BACKGROUND: Concussion, particularly in relation to sports and combat activities, is increasingly recognized as a potential cause of both short- and long-term neurologic sequelae. This review will focus on the neuro-ophthalmologic findings associated with concussion, the current tests for concussion, and the potential for visual performance measures to improve our detection and assessment of concussions. EVIDENCE ACQUISITION: A PubMed search using the specific key words "concussion," "mild traumatic brain injury," "neuro-ophthalmological findings," and "diagnostic and management tests" was performed...
March 2015: Journal of Neuro-ophthalmology: the Official Journal of the North American Neuro-Ophthalmology Society
Brian T Vernau, Matthew F Grady, Arlene Goodman, Douglas J Wiebe, Luke Basta, Yong Park, Kristy B Arbogast, Christina L Master
Baseline scores on the King-Devick (K-D) Test, Immediate Post-Concussion Assessment and Cognitive Testing (ImPACT), Sport Concussion Assessment Tool 3 (SCAT3), and convergence were evaluated in youth hockey players. Worse K-D times were associated with worse ImPACT visual motor speed and reaction time. Eleven concussed athletes were retested, and there was a trend toward improved ImPACT and K-D times compared to baseline.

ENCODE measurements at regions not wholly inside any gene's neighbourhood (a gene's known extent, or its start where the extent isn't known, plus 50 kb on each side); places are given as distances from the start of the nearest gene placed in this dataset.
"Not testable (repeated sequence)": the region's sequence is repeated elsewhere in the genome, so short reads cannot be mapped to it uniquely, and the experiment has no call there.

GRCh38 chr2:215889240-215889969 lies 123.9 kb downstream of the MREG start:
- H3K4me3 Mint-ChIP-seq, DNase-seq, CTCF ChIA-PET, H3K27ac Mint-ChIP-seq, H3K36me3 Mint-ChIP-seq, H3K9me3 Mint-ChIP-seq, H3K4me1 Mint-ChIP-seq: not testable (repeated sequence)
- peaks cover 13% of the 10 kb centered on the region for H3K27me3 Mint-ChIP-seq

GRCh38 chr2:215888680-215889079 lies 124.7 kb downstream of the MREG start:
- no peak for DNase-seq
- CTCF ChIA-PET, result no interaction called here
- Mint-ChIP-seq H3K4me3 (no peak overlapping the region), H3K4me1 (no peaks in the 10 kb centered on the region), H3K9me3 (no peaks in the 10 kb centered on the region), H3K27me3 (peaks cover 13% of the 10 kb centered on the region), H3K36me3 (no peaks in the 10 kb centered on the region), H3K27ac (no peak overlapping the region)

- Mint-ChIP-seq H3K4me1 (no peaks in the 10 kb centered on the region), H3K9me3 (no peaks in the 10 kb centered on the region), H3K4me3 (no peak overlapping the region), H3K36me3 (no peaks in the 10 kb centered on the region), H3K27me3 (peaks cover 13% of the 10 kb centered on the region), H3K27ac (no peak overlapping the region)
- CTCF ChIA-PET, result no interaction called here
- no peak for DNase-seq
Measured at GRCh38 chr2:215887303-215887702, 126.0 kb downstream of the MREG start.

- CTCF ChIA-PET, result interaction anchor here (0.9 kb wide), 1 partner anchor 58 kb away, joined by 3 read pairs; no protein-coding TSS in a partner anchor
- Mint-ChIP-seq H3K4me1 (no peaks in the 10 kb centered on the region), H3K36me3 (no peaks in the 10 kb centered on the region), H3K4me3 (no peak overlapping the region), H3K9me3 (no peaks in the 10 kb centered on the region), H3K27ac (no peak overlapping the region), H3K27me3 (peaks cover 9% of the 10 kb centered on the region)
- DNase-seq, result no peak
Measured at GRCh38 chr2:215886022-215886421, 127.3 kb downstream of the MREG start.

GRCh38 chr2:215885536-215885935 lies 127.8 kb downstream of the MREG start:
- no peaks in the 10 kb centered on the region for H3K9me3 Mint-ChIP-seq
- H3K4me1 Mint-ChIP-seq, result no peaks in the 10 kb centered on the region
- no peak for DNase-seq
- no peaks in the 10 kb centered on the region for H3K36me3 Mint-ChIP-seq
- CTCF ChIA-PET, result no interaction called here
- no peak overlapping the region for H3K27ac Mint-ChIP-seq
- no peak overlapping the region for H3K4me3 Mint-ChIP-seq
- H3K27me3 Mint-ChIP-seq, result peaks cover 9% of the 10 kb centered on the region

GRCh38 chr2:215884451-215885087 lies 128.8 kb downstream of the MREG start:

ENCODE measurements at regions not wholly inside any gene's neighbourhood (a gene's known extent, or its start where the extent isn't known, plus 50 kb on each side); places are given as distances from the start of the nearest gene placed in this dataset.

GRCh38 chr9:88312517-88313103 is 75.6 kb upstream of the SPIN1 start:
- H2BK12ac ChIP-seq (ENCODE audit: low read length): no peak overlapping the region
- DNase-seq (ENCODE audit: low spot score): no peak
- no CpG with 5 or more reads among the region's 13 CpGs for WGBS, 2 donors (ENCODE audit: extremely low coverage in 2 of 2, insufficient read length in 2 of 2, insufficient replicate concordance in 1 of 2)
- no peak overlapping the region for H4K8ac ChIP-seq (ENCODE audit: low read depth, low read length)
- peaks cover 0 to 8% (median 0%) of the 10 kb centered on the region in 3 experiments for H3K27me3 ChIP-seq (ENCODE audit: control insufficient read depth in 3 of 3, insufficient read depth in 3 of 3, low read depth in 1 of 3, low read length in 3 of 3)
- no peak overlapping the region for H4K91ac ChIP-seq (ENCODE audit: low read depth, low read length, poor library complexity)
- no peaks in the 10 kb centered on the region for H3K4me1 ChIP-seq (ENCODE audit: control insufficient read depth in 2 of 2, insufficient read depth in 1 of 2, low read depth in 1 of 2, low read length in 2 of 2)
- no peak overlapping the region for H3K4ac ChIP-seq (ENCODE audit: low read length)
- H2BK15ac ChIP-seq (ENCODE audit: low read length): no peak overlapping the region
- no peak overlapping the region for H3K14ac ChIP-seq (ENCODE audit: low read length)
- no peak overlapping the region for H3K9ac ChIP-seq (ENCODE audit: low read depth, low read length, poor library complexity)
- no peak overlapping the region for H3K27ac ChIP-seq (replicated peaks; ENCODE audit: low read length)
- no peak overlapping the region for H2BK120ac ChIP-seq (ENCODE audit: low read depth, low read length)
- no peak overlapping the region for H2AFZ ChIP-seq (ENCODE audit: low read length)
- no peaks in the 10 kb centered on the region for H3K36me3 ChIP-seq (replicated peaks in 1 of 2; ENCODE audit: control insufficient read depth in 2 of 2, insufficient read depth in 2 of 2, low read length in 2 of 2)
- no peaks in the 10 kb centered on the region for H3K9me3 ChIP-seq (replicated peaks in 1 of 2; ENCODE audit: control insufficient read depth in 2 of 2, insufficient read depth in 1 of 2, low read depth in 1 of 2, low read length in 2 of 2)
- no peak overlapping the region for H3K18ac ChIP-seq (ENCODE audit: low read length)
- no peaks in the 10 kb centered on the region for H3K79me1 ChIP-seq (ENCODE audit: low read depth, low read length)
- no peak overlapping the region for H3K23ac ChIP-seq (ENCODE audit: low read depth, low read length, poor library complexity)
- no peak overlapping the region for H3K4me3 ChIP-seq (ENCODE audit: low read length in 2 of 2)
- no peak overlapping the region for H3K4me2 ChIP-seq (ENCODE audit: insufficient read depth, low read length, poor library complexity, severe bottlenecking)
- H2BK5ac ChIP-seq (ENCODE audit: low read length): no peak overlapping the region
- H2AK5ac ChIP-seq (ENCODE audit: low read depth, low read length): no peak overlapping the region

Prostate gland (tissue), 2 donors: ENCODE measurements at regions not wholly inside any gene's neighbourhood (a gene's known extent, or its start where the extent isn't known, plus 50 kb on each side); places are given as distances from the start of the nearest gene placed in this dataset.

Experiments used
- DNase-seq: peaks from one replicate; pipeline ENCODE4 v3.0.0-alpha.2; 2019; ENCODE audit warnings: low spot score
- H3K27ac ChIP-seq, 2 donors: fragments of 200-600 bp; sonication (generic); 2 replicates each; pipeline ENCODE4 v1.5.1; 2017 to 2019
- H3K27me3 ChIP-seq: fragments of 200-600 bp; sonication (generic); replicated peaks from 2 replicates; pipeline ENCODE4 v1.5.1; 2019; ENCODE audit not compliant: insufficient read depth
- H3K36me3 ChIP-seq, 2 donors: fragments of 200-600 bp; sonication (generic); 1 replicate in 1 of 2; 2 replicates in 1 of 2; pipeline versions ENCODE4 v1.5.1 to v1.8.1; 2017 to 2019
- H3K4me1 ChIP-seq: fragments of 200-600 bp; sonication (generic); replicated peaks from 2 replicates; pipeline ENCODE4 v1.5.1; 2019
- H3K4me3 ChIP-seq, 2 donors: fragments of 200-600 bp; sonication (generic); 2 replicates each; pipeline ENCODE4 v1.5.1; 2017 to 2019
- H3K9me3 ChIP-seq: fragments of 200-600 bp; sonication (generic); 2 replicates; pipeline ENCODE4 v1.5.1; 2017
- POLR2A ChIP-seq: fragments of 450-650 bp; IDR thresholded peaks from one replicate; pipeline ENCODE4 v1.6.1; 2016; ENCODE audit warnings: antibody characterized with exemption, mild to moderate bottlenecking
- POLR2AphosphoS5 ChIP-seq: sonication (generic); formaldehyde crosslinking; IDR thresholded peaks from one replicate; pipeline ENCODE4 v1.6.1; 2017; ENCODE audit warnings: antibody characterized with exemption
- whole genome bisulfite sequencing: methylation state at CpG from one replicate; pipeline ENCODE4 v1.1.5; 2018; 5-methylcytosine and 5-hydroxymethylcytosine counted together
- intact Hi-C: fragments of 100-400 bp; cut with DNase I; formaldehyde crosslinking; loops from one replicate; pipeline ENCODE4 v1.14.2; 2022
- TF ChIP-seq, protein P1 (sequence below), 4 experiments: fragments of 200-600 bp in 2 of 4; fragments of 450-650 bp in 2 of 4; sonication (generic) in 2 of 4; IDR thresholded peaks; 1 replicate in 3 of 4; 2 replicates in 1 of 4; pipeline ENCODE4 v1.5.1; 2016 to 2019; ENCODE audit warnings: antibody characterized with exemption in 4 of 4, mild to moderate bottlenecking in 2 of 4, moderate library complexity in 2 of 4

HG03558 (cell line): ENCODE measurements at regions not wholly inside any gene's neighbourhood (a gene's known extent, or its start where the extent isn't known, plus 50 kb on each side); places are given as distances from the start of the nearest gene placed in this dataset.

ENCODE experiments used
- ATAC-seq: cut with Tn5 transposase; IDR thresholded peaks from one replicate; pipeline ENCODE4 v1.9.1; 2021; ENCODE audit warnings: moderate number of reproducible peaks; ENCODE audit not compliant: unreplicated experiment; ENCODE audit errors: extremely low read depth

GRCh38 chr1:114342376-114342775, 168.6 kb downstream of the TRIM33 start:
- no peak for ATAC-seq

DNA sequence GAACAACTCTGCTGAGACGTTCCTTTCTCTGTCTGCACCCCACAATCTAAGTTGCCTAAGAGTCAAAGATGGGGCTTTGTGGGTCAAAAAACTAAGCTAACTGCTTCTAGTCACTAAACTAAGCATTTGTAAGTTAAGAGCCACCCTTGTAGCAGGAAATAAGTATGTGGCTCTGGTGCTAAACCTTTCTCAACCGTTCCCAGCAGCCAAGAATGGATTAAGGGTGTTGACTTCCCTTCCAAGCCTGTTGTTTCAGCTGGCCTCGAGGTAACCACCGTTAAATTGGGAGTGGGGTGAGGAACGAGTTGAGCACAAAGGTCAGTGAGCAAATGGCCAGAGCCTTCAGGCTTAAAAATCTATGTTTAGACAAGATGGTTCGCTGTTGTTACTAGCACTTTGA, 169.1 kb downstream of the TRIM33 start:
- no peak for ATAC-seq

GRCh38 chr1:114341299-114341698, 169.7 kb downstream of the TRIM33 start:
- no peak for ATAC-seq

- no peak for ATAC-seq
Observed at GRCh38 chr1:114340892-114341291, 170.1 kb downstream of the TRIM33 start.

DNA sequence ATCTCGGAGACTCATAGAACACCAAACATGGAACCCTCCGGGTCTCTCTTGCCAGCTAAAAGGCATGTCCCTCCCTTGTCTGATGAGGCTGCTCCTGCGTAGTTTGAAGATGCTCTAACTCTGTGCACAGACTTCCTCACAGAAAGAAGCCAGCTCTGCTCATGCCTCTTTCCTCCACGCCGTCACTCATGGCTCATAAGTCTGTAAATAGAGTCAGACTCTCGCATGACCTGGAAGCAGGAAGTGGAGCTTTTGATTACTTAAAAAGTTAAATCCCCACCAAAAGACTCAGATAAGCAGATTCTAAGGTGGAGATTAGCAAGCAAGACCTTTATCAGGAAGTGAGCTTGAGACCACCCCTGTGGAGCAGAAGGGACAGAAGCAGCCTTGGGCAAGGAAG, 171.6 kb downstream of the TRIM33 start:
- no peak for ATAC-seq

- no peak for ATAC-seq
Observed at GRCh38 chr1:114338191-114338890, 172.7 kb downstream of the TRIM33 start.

January 2015: Developmental Neuropsychology
Danielle F Leong, Laura J Balcer, Steven L Galetta, Greg Evans, Matthew Gimre, David Watt
PURPOSE: Sports-related concussion has received increasing attention as a result of neurologic sequelae seen among athletes, highlighting the need for a validated, rapid screening tool. The King-Devick (K-D) test requires vision, eye movements, language function and attention in order to perform and has been proposed as a promising tool for assessment of concussion. We investigated the K-D test as a sideline screening tool in a collegiate cohort to determine the effect of concussion. METHODS: Athletes (n=127, mean age 19...
April 2015: Journal of Optometry
Rachel E Ventura, Laura J Balcer, Steven L Galetta
Traumatic brain injury (TBI) is a major cause of morbidity and mortality. Concussion, a form of mild TBI, might be associated with long-term neurological symptoms. The effects of TBI and concussion are not restricted to cognition and balance. TBI can also affect multiple aspects of vision; mild TBI frequently leads to disruptions in visual functioning, while moderate or severe TBI often causes structural lesions. In patients with mild TBI, there might be abnormalities in saccades, pursuit, convergence, accommodation, and vestibulo-ocular reflex...
October 2014: Lancet Neurology